Research conducted for the group Women in Journalism says that, even taking into account that men outnumber women in public life, and that showbusiness and modelling put a premium on promoting how women look, the way newspapers use images of women is "at best old-fashioned and at worst complacent".
The report states that although more women are in mainstream work than ever before, images of men dramatically outnumber those of women.
"Women are much more likely to feature in irrelevant images than men, or to be actresses, models and other celebrities. The majority of men pictured, by contrast, are `professionals' and politicians."
The research, conducted for Women in Journalism by the Trends Group of the advertising agency Publicis, looked at 12,333 photographs in nine national newspapers over four weeks this autumn.
It found that 59 per cent of photographs were of men only, 20 per cent of women only, 10 per cent of both men and women, and 11 per cent featured neither men nor women.
The report says that when images of women are included,the choice of image is often irrelevant and misleading.
It cites `sexy' pictures on business pages as among the worst offenders. "A recent results story accompanied by three men in shirtsleeves behind a naked model soaping a raised leg in a foaming bubble bath (The Times); a picture of a scantily clad Kate Moss taken from an ad campaign for Calvin Klein and used to accompany a City story on Calvin Klein parent [company] Procter & Gamble [in The Guardian]."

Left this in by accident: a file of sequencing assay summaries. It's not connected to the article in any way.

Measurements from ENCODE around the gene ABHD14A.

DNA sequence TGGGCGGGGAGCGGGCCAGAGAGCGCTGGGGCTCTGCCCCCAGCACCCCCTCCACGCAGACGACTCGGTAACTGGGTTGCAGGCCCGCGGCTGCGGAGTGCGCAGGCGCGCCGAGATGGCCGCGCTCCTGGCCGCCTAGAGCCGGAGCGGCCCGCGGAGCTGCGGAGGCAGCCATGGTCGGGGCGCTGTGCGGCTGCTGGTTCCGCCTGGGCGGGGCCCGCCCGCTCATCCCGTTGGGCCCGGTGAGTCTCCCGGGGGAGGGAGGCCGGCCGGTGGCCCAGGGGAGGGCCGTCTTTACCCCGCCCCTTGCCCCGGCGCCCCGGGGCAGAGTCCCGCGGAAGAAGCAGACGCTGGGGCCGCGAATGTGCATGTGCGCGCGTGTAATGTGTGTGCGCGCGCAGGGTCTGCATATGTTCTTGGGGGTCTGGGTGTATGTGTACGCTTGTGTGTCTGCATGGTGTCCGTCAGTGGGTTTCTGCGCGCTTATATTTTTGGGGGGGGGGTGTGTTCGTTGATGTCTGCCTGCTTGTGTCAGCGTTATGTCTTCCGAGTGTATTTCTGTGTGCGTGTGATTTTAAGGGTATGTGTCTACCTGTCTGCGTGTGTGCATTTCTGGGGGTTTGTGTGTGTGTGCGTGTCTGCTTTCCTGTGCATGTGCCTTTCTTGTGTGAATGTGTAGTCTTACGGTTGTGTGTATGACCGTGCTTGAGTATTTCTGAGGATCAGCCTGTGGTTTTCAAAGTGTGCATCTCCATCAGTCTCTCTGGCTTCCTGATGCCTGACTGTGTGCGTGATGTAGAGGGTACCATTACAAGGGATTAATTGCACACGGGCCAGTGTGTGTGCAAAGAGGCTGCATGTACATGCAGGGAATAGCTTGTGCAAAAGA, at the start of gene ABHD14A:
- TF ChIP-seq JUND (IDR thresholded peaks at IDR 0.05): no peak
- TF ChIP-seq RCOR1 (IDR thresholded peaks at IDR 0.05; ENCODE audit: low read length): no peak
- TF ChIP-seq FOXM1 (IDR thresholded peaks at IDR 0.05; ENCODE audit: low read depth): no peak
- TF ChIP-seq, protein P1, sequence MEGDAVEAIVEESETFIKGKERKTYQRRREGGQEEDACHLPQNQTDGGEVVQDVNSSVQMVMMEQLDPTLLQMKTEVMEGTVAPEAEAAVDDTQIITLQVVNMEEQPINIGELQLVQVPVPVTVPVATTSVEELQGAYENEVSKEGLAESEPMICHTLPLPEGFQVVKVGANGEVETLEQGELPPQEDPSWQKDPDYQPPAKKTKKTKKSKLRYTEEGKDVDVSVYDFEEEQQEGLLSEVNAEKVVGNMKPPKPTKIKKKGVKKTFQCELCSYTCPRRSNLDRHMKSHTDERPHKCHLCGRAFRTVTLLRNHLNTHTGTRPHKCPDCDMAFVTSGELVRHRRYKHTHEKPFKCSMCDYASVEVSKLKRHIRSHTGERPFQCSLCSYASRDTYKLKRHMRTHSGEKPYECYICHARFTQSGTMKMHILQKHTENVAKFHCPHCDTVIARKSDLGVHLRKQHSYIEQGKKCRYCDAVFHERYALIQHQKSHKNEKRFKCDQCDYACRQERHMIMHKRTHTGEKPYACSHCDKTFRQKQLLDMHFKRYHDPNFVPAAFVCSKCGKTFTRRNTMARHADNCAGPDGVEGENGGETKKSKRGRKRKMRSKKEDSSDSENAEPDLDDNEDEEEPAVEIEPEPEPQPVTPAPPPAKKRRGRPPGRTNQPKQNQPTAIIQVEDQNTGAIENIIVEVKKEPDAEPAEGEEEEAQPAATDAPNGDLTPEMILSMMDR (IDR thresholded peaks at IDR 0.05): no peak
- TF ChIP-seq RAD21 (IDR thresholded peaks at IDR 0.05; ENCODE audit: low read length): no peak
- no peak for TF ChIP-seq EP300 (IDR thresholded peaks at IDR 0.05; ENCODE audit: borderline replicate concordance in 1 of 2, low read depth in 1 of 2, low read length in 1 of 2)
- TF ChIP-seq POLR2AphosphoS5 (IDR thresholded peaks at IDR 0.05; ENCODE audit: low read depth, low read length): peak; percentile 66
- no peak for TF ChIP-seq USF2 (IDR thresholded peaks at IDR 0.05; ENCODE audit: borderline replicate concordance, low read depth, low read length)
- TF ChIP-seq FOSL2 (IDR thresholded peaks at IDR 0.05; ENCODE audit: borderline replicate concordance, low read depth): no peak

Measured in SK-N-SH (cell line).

Rebekah Wade, deputy editor of The Sun, is the chairwoman of the group. She said: "Our research shows that women are significantly under- represented in newspapers, even though they make up almost half the readers. In a highly competitive newspaper market, every editor needs to appeal to female readers to boost their circulation."
The report Real Women - The Hidden Sex says the Daily Mail, The Sun and The Daily Telegraph had the highest percentages of pictures featuring women, while The Financial Times had the lowest.
The report excluded fashion pages where the vast majority of pictures are of women, saying the images on these pages are `self-selecting'; but it included sports pages, where the majority of pictures are of men.
The report bemoans the lack of female picture editors on national newspapers. However, The Independent on Sunday has a female picture editor for several months; The Independent has just appointed one; and until recently the News of the World had a female picture editor on an all-women desk.Reuse content